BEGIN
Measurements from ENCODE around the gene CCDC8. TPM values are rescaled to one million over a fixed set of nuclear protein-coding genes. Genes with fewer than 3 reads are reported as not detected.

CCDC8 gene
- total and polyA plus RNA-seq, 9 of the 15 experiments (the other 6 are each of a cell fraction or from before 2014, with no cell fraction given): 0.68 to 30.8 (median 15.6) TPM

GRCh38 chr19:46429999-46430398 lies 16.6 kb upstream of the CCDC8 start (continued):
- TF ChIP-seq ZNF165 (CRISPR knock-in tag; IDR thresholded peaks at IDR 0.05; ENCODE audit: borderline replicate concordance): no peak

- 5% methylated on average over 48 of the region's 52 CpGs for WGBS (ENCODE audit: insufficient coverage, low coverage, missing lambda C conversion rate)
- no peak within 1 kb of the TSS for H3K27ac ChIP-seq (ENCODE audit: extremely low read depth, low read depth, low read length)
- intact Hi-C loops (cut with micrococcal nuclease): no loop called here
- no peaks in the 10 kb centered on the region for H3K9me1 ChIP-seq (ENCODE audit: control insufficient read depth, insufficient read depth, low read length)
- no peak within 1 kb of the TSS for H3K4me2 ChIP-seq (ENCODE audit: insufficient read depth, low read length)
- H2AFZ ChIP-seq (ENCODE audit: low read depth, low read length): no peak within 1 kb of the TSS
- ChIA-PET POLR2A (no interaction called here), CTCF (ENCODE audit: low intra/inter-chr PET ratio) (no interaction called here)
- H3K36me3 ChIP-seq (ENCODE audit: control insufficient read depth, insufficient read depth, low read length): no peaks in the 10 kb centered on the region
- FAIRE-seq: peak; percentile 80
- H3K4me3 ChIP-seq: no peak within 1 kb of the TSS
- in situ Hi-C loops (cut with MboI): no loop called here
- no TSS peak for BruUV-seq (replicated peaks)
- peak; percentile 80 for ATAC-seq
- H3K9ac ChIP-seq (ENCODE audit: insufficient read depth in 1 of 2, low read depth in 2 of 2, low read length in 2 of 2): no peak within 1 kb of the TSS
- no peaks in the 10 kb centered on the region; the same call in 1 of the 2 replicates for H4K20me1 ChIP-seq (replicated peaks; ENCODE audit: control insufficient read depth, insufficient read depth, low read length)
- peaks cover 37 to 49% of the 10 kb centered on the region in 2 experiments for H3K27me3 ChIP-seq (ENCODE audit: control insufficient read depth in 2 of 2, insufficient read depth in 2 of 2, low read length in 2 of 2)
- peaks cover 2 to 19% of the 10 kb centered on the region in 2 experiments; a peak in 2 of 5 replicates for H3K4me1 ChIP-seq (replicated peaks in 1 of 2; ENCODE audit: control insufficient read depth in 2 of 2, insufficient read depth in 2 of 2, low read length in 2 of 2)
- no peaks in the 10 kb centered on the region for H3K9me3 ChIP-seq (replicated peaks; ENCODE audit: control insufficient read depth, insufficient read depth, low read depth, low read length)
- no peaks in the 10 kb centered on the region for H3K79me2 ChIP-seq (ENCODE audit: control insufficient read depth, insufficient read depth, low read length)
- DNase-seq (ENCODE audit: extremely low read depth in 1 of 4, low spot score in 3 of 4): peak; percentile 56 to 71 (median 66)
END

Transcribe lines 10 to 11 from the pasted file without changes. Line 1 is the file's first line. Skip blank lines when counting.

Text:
- no peak within 1 kb of the TSS for H3K4me2 ChIP-seq (ENCODE audit: insufficient read depth, low read length)
- H2AFZ ChIP-seq (ENCODE audit: low read depth, low read length): no peak within 1 kb of the TSS